Posts Tagged ‘inertia’

What Came First? The Wheel or the Flywheel?

Monday, September 25th, 2017

   What came first?   The wheel or the flywheel?  Archeologists have been debating this question for decades.   One thing is certain, they both date back to prehistoric times.

What Came First? The Wheel or the Flywheel?

What Came First? The Wheel or the Flywheel?


   One of the oldest flywheel discoveries was a potter’s wheel, used to make pottery.   It’s a turntable made of stone or heavy wood that’s connected to a massive wheel by a spinning shaft.   Once the potter got the flywheel spinning with his hand or foot, the wheel’s heavy weight kept it in virtual perpetual motion, allowing the potter to concentrate on forming the clay he shaped with his hands.

   A potter’s wheel, or any other flywheel for that matter, takes a lot of initial effort to put into motion.   In other words, the potter must put a lot of his own muscles’ mechanical energy into the flywheel to get it moving.   That’s because its sheer weight binds it to the Law of Inertia and makes it want to stay at rest.

   But once the flywheel is in motion, the potter’s mechanical energy input is transformed into kinetic energy, the energy of motion.   The kinetic energy the potter produces by his efforts results in surplus energy stored within the flywheel.   Hence, the flywheel serves as a kinetic energy storage device, similar to a battery which stores electrical energy.   As long as the flywheel remains in motion, this stored energy will be used to keep the turntable spinning, which results in no additional mechanical energy needing to be exerted by the potter while forming pots.

   The flywheel’s stored energy also makes it hard to stop once it’s in motion.   But eventually the frictional force between the potter’s hands and the clay he works drains off all stored kinetic energy.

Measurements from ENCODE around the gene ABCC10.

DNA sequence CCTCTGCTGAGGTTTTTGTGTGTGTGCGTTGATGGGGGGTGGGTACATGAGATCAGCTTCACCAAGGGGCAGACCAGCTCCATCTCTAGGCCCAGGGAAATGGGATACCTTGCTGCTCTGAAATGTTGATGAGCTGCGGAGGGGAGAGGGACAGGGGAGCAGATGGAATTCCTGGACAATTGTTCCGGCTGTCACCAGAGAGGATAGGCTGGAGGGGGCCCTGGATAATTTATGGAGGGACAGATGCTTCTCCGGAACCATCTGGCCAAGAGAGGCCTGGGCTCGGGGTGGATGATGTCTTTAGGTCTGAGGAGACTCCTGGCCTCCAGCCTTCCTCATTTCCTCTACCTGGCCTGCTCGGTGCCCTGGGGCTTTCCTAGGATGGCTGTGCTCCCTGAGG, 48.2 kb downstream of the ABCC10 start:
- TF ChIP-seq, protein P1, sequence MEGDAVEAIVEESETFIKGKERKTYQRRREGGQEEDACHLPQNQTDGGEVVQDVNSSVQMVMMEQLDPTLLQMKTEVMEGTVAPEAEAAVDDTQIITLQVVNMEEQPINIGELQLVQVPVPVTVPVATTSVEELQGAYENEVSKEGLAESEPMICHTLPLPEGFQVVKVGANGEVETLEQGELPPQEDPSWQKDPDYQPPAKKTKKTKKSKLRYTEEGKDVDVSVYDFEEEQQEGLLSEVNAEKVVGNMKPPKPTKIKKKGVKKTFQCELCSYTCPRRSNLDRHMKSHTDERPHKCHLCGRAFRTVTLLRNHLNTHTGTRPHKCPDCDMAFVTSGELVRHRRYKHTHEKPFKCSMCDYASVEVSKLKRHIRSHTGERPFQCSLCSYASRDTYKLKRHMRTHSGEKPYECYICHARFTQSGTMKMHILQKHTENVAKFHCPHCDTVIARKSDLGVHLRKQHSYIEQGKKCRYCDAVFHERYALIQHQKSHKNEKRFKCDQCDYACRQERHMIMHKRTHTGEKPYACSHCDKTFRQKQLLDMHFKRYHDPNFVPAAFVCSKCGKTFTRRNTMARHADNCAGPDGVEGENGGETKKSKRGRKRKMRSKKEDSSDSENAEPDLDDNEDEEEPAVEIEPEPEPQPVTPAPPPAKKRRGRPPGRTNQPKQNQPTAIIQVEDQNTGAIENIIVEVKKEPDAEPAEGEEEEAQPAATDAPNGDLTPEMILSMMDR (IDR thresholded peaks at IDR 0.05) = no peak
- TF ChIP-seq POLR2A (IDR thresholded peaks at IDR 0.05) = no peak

Since the Industrial Revolution flywheels have been used to store kinetic energy to satisfy energy demands and provide a continuous output of power, which increases mechanical efficiency.

   Next time we’ll begin our exploration into the science behind flywheels and see how they’re used in diverse engineering applications.


Copyright 2017 – Philip J. O’Keefe, PE

Engineering Expert Witness Blog



Overcoming Inertia

Monday, February 3rd, 2014

      Inertia.   It’s the force that keeps us in bed after the alarm has rung.   It seems to have a life of its own, and today we’ll see how it comes into play in keeping other stationary objects at rest.

      Last time we identified a specific point of contact between spur gear teeth in a gear train and introduced the opposing forces, F1 and F 2, generated there.   Today we’ll see what these forces represent, identifying one of them as inertia.

gear engineering expert witness

      So where do these forces come from?   They’re forces generated by different means that converge at the same point of contact, the point at which gear teeth mesh.   They follow a very specific geometric path to meet there, an imaginary straight line referred to as the line of action.

      F1 is always generated by a source of mechanical energy.   In our locomotive example introduced earlier in this blog series that source is an electric traction motor, upon which a driving gear is mounted.   When the motor is energized, a driving force F1 is generated, which causes gear teeth on the driving gear to push against gear teeth of the driven gear.

      Force F2 is not as straightforward to understand, because it’s not generated by a motor.   Instead, it’s the resisting force that the weight of a stationary object poses against its being moved from an at-rest position, known as inertia.   The heavier the object, the more inertia it presents with.   Trains, of course, are extremely heavy, and to get them to move a great deal of inertia must be overcome.   Inertia is also a factor in attempting to stop objects already in motion.

      To get a stationary locomotive to move, mechanical energy must be transmitted from the driving gear that’s attached to its traction motor, then on to the driven gear attached to its axle.    At their point of contact, the driving force of the motor, F1, is met by the resisting force of inertia, F2. In order for the train to move, F1 must be greater than F2.   If F1 is less than or equal to F2, then the train won’t leave the station.

      Next week we’ll animate our static image and watch the interplay between gear teeth, taking note of the line of action during their movement.